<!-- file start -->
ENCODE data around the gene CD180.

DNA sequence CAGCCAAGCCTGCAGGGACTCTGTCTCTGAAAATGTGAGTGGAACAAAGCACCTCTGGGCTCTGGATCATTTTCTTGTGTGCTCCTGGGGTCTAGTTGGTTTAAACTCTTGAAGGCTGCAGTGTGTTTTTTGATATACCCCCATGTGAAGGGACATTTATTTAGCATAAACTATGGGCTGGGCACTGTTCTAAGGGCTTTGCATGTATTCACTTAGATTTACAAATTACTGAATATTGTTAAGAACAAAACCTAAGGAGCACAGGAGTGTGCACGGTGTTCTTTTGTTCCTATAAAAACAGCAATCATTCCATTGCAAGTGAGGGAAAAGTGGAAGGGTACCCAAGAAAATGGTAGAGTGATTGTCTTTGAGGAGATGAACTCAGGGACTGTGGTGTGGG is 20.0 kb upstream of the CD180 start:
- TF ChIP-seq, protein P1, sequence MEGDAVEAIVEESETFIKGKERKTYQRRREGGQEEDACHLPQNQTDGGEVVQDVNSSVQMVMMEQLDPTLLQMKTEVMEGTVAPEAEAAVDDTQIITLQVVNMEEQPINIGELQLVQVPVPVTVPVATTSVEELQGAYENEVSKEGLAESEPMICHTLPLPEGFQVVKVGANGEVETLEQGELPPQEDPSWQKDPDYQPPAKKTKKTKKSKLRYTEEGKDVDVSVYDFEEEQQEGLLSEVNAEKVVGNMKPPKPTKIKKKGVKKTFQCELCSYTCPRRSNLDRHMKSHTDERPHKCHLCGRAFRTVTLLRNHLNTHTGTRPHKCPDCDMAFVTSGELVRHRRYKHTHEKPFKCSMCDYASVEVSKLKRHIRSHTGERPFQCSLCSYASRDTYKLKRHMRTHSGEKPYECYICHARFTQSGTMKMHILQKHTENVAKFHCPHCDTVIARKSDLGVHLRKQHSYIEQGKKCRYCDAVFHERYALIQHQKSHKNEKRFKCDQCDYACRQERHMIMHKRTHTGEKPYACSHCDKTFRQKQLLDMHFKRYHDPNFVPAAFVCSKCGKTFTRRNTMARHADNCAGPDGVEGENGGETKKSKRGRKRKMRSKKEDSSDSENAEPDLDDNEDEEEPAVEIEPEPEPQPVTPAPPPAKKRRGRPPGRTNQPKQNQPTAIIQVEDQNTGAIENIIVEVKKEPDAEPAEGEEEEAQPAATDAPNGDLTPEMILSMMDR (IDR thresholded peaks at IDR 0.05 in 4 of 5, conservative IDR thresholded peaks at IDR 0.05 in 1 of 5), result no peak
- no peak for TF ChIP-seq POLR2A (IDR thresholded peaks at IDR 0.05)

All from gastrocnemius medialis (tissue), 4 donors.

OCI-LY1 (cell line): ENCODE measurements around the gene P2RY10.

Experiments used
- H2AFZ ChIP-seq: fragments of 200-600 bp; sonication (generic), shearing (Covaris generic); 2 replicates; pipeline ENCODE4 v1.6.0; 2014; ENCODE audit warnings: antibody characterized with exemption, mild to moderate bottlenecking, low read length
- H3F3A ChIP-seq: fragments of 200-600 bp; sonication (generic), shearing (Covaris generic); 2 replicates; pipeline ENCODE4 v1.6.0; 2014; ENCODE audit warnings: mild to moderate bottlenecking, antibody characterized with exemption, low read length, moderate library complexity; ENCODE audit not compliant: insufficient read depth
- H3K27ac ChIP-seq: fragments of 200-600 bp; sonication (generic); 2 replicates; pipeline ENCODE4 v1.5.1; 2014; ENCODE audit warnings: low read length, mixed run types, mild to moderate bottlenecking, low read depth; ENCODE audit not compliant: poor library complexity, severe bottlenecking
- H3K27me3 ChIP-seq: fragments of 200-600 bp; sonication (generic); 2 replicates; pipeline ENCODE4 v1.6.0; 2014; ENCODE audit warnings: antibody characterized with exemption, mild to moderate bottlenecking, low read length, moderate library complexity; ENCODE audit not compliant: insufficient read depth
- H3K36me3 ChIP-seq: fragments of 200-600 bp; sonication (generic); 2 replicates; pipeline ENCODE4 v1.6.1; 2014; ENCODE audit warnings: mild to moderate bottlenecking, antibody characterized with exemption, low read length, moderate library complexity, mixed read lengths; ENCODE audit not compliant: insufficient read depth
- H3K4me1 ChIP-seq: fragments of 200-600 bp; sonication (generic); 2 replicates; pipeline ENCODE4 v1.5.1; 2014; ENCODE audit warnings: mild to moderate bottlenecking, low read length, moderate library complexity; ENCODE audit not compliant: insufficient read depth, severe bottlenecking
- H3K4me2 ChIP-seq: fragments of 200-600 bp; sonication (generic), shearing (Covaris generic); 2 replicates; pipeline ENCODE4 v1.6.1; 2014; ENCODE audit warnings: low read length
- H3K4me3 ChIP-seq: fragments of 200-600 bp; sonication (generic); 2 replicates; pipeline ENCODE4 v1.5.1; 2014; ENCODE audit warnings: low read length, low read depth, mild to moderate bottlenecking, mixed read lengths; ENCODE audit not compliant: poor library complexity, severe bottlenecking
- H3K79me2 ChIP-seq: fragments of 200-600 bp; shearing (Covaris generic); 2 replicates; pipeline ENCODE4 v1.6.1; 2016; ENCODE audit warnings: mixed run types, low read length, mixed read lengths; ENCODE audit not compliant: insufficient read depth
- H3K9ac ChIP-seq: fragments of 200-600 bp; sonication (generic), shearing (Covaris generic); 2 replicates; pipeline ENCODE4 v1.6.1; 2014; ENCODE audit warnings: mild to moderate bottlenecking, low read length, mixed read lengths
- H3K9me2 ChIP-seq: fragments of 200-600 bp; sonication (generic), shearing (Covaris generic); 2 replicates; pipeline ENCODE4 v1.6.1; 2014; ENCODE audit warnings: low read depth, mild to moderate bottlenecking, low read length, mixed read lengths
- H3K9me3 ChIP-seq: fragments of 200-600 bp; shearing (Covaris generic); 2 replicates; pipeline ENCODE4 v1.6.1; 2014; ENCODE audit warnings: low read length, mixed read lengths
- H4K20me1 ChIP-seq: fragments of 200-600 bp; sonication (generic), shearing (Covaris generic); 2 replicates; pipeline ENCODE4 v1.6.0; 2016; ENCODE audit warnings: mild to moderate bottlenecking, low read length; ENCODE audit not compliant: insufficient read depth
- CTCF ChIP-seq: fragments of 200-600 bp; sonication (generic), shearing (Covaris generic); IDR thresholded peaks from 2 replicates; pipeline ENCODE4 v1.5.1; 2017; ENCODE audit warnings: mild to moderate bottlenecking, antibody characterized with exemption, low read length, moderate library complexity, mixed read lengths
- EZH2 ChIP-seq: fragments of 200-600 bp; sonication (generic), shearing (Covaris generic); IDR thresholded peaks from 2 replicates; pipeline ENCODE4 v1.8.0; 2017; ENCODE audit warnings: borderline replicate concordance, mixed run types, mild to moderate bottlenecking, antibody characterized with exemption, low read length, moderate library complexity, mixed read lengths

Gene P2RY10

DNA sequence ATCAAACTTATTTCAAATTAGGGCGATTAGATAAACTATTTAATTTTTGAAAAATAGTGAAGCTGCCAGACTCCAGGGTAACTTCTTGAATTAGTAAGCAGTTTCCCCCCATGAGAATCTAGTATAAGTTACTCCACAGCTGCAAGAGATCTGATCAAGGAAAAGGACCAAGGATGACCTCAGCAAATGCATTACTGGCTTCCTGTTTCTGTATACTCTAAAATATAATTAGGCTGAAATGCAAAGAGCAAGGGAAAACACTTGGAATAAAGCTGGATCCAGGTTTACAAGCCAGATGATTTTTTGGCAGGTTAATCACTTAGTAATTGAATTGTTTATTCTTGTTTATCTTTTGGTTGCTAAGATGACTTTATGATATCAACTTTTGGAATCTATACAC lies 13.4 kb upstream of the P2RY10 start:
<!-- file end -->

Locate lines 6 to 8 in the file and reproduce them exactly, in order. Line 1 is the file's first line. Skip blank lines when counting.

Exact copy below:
OCI-LY1 (cell line): ENCODE measurements around the gene P2RY10.

Experiments used
- H2AFZ ChIP-seq: fragments of 200-600 bp; sonication (generic), shearing (Covaris generic); 2 replicates; pipeline ENCODE4 v1.6.0; 2014; ENCODE audit warnings: antibody characterized with exemption, mild to moderate bottlenecking, low read length